It’s too bad that Kaley Cuoco stopped doing cartoon voiceovers. She was really good at it. I bet she could be making a cool five grand a day now if she’d kept it up.

  • In “A Hero for Halloween” (Disney, The Proud Family, 18/10/02 — written by Calvin Brown, Jr.; Bruce W. Smith, dir.), young Penny Proud is missing out on a great Halloween party because she has to stay at home and hand out packets of her father’s new holiday-themed snack line, “Proud Scary Snacks”. Worse, she has to do it while wearing an embarrassing superhero costume: Snack Girl! The trick-or-treaters hate the snacks and throw them back in her face. But when she inadvertently swallows one, Penny finds that the weird chemicals in it have given her real super powers: super strength, the ability to fly, power rays that shoot out of her eyes, etc. After saving the city from a falling asteroid, she finds that a trio of delinquent girls have stolen all the goody bags from the Halloween party. Penny defeats them, returns the goody bags, and becomes the life of the party. The next day, all her friends can’t stop talking about the superhero girl who saved Halloween. But they refuse to believe it was really Penny.

    I liked “The Proud Family”. Oscar (Penny’s dad) looked and sounded just like a guy I used to work with, and he always cracked me up.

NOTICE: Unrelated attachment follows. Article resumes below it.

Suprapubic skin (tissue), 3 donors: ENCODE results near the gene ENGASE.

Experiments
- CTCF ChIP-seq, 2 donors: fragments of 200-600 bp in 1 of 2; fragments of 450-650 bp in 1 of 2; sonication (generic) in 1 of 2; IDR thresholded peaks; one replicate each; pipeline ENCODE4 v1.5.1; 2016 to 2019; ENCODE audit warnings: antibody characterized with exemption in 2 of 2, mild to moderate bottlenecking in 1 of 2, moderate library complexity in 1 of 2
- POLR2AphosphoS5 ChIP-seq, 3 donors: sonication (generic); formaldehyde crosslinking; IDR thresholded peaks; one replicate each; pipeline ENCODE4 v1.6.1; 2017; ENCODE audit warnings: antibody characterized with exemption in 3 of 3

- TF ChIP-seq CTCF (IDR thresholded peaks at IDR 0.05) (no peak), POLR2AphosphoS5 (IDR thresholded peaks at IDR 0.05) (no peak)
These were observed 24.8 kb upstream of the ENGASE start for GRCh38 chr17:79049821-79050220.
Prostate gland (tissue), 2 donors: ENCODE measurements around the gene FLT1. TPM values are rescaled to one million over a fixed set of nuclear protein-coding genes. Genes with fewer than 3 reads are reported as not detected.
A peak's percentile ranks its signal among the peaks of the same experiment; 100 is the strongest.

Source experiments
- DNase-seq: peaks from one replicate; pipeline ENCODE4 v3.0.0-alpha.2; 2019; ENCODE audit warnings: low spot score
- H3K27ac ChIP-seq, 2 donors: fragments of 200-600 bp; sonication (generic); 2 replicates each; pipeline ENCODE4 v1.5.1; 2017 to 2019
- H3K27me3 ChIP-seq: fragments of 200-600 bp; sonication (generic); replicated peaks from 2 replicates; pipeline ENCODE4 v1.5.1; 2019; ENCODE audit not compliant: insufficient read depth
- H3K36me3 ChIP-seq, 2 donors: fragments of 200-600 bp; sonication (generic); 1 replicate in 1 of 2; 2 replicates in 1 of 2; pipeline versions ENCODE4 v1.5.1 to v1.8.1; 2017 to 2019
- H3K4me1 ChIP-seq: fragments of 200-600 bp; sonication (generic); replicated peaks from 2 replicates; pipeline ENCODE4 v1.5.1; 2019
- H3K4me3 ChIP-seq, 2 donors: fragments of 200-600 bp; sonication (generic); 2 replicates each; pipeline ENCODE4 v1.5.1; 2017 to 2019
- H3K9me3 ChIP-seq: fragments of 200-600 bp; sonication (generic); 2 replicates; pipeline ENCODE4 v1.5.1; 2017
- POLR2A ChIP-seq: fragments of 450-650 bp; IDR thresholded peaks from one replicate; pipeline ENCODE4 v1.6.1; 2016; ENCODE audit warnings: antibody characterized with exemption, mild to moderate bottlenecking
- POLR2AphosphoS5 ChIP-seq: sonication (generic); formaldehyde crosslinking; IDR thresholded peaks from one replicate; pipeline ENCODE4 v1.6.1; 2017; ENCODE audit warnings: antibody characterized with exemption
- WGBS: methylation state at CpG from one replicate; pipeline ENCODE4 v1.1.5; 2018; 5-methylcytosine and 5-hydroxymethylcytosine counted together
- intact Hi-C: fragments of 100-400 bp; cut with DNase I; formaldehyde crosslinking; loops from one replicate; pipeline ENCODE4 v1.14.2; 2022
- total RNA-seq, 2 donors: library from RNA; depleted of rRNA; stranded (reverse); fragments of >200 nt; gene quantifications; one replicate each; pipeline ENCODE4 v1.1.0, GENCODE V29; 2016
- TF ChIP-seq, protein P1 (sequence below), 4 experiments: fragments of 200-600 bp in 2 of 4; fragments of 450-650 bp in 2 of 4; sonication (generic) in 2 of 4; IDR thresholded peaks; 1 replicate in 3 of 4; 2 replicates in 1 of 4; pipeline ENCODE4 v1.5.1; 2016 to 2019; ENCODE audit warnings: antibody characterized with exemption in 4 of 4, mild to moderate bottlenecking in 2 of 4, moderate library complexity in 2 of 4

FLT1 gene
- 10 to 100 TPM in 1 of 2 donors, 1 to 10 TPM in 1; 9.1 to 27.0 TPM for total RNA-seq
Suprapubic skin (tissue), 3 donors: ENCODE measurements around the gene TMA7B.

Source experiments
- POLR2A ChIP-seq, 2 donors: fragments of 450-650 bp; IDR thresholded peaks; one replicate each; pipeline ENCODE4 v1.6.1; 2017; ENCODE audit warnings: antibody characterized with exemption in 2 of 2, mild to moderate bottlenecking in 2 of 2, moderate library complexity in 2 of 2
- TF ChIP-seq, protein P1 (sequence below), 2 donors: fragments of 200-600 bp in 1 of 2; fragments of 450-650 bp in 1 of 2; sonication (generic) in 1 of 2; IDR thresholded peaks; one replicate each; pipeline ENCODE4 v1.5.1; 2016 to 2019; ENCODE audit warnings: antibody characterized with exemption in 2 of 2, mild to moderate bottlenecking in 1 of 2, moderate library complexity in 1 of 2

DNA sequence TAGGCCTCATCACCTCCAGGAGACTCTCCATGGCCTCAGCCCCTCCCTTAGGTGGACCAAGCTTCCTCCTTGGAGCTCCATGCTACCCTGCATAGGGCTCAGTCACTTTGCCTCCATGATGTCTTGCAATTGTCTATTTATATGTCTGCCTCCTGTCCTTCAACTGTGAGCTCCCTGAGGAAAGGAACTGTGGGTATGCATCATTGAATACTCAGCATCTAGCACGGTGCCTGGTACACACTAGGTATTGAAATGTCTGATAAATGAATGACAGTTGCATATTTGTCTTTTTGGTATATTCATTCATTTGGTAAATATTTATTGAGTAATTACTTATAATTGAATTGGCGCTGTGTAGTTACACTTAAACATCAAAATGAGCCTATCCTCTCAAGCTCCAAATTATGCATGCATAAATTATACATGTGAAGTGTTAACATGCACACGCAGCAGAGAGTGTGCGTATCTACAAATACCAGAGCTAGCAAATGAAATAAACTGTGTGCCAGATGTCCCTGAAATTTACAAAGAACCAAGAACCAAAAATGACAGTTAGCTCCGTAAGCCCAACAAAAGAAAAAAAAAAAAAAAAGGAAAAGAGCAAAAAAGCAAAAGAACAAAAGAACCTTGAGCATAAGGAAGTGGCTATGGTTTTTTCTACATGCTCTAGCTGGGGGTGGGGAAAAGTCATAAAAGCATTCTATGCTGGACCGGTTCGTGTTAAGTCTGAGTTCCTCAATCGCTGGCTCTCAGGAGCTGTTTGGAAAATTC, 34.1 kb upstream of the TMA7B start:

• SpongeBob and the gang acquire real superpowers in “Mermaid Man and Barnacle Boy V” (6/1/2002) by donning the costumes of the retired International Justice League of Super Acquaintances. “Power’s all in the costume! Why else would we run around in colored undies?”, Mermaid Man explains. Of course, merely giving the characters superpowers does not grant them competence in using them, so it’s lucky they only had to fight (and lose) a very low-stakes battle.

  • Goofy did appear as Super Goof in a episode of House Of Mouse. I forget which one.

  • You’re jumping the gun on production dates regarding Super Goof. Wait until next week.

  • I should mentioned that Timmy’s “Hello Kitty”-esque costume (which he wore in a previous Crimson Chin related episode) is a reference to Tara Strong’s first animation role as the cat from Japan in a 1986 series (back when she was just 13 years old).